Gwyneth Paltrow can stand the heat in the kitchen, thankyouverymuch!
Feeling her reputation at risk after the New York Times published a controversial story in last week's Dining section claiming the Oscar winner collaborated with a ghostwriter on her cookbook, Paltrow skyped into the Friday edition of The Rachael Ray Show hoping to stick a fork in this beef once and for all.
So did the knives come out?
"Normally I don't respond to gossip or anything, but you know this is my professional life and I'm writing more cookbooks," Paltrow dished to Rachael Ray. "And I feel like it's important for the people who have responded so positively and interacted with me about my book, that they know that this is my book and I wrote my book and it's all mine."
The controversy over the 39-year-old actress and GOOP guru's cookbook authorship erupted after the paper stated that food writer and chef Julia Turshen was penning a second book with Paltrow after their collaboration on the latter's New York Times best-seller My Father's Daughter, a collection of some of Gwynnie's favorite recipes.
The article also named Paltrow as one of many authors employing a ghostwriter, which also included such celebrity chefs as Jamie Oliver, Mario Batali and Ray herself. That prompted an immediate push back by the Shakespeare in Love star, who wrote a polite note on her Facebook page saying the paper's "facts need checking."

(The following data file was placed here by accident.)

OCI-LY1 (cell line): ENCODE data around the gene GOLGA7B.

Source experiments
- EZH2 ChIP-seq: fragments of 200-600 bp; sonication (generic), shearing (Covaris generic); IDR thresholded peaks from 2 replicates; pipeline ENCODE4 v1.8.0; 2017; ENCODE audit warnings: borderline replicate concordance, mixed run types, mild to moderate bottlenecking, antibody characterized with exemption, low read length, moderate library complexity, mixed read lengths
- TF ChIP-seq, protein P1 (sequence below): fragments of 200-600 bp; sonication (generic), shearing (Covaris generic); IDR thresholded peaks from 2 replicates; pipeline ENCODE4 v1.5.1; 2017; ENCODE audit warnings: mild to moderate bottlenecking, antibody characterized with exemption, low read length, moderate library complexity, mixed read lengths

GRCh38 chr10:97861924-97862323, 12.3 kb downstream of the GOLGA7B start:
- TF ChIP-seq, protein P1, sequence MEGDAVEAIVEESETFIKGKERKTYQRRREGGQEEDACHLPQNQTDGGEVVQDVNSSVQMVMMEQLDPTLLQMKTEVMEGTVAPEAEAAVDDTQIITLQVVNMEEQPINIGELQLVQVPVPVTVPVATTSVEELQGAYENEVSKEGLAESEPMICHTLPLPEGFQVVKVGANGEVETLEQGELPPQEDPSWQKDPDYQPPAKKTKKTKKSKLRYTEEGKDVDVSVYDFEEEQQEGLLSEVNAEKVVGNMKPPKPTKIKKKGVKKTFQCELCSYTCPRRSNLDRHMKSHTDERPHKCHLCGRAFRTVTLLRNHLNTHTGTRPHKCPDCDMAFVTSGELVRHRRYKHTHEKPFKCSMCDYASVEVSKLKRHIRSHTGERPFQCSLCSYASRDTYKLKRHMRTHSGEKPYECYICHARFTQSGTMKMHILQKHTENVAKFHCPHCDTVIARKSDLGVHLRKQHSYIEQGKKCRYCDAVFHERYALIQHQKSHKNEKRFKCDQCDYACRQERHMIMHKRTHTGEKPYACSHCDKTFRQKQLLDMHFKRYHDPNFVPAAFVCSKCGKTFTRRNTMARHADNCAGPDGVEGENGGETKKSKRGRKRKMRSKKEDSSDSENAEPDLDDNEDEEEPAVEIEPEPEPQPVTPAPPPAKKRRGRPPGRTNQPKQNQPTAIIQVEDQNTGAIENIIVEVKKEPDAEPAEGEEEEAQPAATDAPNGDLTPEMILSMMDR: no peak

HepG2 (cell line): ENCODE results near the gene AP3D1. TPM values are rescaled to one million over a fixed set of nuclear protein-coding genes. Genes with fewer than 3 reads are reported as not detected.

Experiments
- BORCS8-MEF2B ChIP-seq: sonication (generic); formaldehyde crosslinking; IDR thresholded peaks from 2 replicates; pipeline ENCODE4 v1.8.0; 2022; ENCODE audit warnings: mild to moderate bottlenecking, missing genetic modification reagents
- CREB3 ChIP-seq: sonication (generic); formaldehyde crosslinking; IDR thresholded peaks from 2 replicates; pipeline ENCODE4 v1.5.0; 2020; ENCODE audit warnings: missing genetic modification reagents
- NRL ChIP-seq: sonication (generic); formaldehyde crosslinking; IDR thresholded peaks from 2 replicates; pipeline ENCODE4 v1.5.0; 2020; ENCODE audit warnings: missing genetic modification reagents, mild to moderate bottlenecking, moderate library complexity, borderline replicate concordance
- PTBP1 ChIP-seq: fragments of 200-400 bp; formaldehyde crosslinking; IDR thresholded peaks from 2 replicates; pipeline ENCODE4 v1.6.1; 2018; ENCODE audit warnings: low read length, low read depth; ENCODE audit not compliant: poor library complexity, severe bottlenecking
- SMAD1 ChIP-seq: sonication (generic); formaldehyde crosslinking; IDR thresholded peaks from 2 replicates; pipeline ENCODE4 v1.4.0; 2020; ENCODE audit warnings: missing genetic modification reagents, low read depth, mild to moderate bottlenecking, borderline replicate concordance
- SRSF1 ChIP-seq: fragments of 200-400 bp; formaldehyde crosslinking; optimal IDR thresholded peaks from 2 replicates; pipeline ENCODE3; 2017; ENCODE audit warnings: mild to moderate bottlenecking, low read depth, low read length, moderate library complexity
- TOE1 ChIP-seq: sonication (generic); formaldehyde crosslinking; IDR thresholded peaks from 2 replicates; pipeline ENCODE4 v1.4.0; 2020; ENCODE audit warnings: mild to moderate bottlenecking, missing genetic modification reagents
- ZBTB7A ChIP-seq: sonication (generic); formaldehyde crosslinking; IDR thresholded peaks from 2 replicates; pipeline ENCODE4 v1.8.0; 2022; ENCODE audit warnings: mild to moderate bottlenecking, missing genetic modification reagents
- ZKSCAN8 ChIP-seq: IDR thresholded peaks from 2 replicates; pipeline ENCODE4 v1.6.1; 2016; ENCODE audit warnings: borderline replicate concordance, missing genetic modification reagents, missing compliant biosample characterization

After fielding complaints from Paltrow and the others, the paper stood by its assertions, though in a follow-up piece Times scribe Julia Moskin noted that all four acknowledged working with collaborators and were objecting to the suggestion that they were not the authors of their work. The writer also clarified that she wasn't accusing the thespian of "ghost cooking," i.e. an industry sin by which the food, its "ingredients, the flavors [and] techniques" were "invented by someone else."
For her part, while seconding Paltrow that the two wrote their own compilations, a defensive Ray didn't exactly dispel the idea she uses a helping hand to punch things up (though the way she puts it makes such ghostwriters sound like interns).
"I so strongly agree," she told the actress. "This is how I spend the little time at home I have with my family, I spend in front of these little notebooks, in front of the computer. It sort of takes away from all of that to not be able to call that writing—of course that's writing. It doesn't mean you don't value the people who write the glossary or that help organize the pantry or that work on a project, but a writer is still a writer."
Paltrow also took the time to address the brouhaha in GOOP newsletter that went out today.
Last week, The New York Times inferred that I used a ghostwriter on my cookbook, My Father's Daughter, which to me means someone else wrote the recipes and the text. That is not the case," she said. "My Father's Daughter was a three year labor of love, a collection of the food I make and serve loved ones, an ode to my dad. I had lots of tremendous assistance with things like note taking, recipe testing, logistical planning, but the recipes and words are all mine and come from my heart. Now, on to the fun stuff..."